Why Does the Valley Have a Canal System, and How Does it Work?
Excerpt from Valley 101: A Slightly Skewed Guide to Living in Arizona, a collection of Clay Thompson’s columns for The Arizona Republic. (Originally published July 11, 1999.)
Q: What are the canals for, and how do they work?
A: Bibbity, bobbity boo. Next question, please.
Oh, all right, we’ll tell you: Farms and gravity.
The miles and miles of canals maintained by the Salt River Project were put there to bring water to thirsty acres of alfalfa, cotton, citrus and dates. Although there are a few pumping stations along the way, nearly all the system operates on the principle that water flows downhill.
That’s what worked for the Hohokam, who dug the first canals about 1,300 years ago to water their corn, beans and squash.
The ancient ones had quite a little civilization going—check out the Pueblo Grande Museum in east Phoenix — before they vanished about 500 years ago, probably chased off by a long drought. By the time the Europeans arrived, the desert had reclaimed the Hohokams’ 135 miles of canals.
In 1867, Jack Swilling, a former Confederate soldier living in Wickenburg, realized what those lines in the sand meant. He formed the Swilling Irrigation Canal Co. and dredged out one of the canals. A meager harvest resulted and—voila!—agriculture was reborn in the Valley, and Phoenix had a reason for being.
The subsequent flood of farmers expanded and improved the canal system, but they lacked what the Hohokam had lacked: a way to tame the Salt, which actually had water in it in those days. The problem was, it either had too much water or not enough.
Enter the Salt River Project, an interesting animal. It is really two entities: the Salt River Valley Water Users Association and the Salt River Project Agricultural Improvement and Power District.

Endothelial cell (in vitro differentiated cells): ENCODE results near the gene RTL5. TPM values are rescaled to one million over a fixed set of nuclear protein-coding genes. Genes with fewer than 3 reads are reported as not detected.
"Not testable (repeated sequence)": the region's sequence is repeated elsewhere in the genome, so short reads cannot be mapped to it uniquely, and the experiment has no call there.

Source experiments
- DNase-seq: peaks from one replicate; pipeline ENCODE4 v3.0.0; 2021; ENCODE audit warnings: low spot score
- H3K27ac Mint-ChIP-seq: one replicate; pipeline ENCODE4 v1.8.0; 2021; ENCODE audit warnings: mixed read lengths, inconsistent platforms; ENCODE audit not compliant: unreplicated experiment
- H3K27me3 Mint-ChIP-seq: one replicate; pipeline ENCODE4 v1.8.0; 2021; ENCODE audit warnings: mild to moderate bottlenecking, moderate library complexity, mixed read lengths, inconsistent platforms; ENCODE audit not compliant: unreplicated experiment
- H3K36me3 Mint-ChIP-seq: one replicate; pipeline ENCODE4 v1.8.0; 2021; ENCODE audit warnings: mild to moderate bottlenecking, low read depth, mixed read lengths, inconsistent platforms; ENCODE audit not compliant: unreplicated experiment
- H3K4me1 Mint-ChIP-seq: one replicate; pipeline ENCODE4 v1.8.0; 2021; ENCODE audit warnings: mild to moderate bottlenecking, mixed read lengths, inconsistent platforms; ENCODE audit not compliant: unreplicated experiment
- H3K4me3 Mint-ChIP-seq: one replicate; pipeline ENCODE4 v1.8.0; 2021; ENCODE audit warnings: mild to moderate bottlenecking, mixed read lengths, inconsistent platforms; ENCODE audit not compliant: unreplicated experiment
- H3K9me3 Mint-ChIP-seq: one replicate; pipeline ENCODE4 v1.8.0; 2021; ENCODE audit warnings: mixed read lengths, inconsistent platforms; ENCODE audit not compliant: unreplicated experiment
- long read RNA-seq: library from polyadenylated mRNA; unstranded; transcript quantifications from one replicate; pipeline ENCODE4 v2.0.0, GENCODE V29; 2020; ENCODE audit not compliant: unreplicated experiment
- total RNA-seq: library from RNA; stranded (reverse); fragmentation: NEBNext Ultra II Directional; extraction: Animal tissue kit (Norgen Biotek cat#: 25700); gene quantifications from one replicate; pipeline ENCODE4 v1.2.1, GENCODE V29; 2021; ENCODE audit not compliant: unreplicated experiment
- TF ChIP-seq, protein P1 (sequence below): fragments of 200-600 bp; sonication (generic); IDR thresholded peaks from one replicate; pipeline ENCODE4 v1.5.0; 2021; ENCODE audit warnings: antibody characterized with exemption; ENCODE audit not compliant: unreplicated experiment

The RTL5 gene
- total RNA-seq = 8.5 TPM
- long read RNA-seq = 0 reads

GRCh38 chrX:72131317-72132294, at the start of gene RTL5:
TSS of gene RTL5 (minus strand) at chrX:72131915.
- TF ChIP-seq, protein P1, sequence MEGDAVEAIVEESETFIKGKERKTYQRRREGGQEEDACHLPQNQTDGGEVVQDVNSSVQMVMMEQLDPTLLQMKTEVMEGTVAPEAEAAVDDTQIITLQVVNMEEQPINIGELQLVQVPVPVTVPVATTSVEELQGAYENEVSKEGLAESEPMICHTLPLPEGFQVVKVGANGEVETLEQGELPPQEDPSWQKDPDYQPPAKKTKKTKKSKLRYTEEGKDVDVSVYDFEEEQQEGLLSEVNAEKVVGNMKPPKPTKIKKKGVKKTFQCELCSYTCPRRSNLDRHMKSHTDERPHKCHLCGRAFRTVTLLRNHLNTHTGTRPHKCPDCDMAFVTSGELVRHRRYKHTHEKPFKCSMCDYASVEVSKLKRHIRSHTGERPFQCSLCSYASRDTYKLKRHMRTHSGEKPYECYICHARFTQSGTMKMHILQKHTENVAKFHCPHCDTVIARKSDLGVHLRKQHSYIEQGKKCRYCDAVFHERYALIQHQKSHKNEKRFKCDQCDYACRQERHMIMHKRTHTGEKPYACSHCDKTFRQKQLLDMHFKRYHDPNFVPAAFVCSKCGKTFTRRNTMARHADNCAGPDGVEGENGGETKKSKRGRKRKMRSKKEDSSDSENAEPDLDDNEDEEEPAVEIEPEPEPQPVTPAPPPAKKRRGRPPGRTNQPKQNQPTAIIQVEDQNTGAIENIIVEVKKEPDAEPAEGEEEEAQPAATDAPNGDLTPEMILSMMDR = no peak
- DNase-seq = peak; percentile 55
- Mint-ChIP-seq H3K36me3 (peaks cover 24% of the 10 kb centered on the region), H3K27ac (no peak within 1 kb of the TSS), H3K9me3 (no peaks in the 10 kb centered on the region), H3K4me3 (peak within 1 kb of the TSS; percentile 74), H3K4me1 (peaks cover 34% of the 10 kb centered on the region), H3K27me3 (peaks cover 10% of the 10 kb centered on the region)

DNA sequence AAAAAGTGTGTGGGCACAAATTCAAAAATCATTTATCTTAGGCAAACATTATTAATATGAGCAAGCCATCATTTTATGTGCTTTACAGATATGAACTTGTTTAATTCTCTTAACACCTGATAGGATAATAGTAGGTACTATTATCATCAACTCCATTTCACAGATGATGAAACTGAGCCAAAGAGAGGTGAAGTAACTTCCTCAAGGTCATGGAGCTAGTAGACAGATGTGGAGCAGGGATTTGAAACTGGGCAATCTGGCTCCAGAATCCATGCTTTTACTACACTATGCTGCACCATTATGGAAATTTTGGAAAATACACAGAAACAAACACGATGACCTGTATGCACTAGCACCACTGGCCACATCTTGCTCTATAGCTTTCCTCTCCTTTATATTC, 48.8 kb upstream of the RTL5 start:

This gets a little confusing, so pay attention. The water side of SRP is a private corporation. The electric side of SRP is a political subdivision of the state of Arizona. That’s why, depending on what part of town you live in, you find candidates for the board of directors on the ballot when you go to vote for governor or county supervisor.
The Water Users Association was founded in 1903 by landowners who wanted the feds to build a dam on the Salt. They basically pledged their land against the cost of building Roosevelt Dam, which was completed in 1911 and named for President Teddy Roosevelt, who had signed the enabling legislation and turned up for the dedication. (Amazing true fact: The first water over the spillway of the new dam was bottled and used to christen the USS Arizona, which met an untimely end at Pearl Harbor.)
Anyway, in 1937, when the Depression was making it tough for farmers to meet the debt payments for the dam (which wasn’t paid off until 1955), the Legislature established the power side of SRP as a political subdivision of the state. That enabled the district to sell tax-free municipal bonds to help pay off the dam debt.
If you live within the boundaries of the SRP’s water district, which are not necessarily the same as the power district’s boundaries, you get SRP irrigation water from the canals. That’s why in some older parts of the Valley you see berms built up around the lawns—to hold in the irrigation water.
Of course, growing Bermuda grass wasn’t what the canals were built for, but most of the cropland that once covered the Valley has given way to houses and Home Depots.
The major canals actually are owned by the federal government, but maintained by SRP. They are mostly controlled today by computers and remote sensors, but in the old days, keeping the canals flowing was the job of zanjeros — ditch riders — who patrolled the canal system. Some irrigation services still call their workers zanjeros.
Now the real newcomer question — the one you’re too embarrassed to ask: Where does the water come from?
In the years after construction of Roosevelt Dam, a series of five dams—three on the Salt and two on the Verde—were built to help store water from the rivers’ 13,000-square-mile watersheds.
Those dams created the various lakes—Canyon, Saguaro, etc.—where you go to fish or water-ski.
That’s why there’s no water in the Salt — not counting Tempe’s new Town Lake: It’s all damned up upstream. The water enters the SRP canal system at the Granite Reef Diversion Dam below the confluence of the Salt and Verde in the far East Valley.
And that is why, even though you came here to get away from the snow, you should care how much snow falls in Arizona’s central and eastern mountains. That snowmelt keeps the lakes filled.
The watershed is not the Valley’s sole source of water. SRP and various cities pump groundwater and the Central Arizona Canal, a huge undertaking, delivers Arizona’s share of Colorado River water to the Valley and Tucson.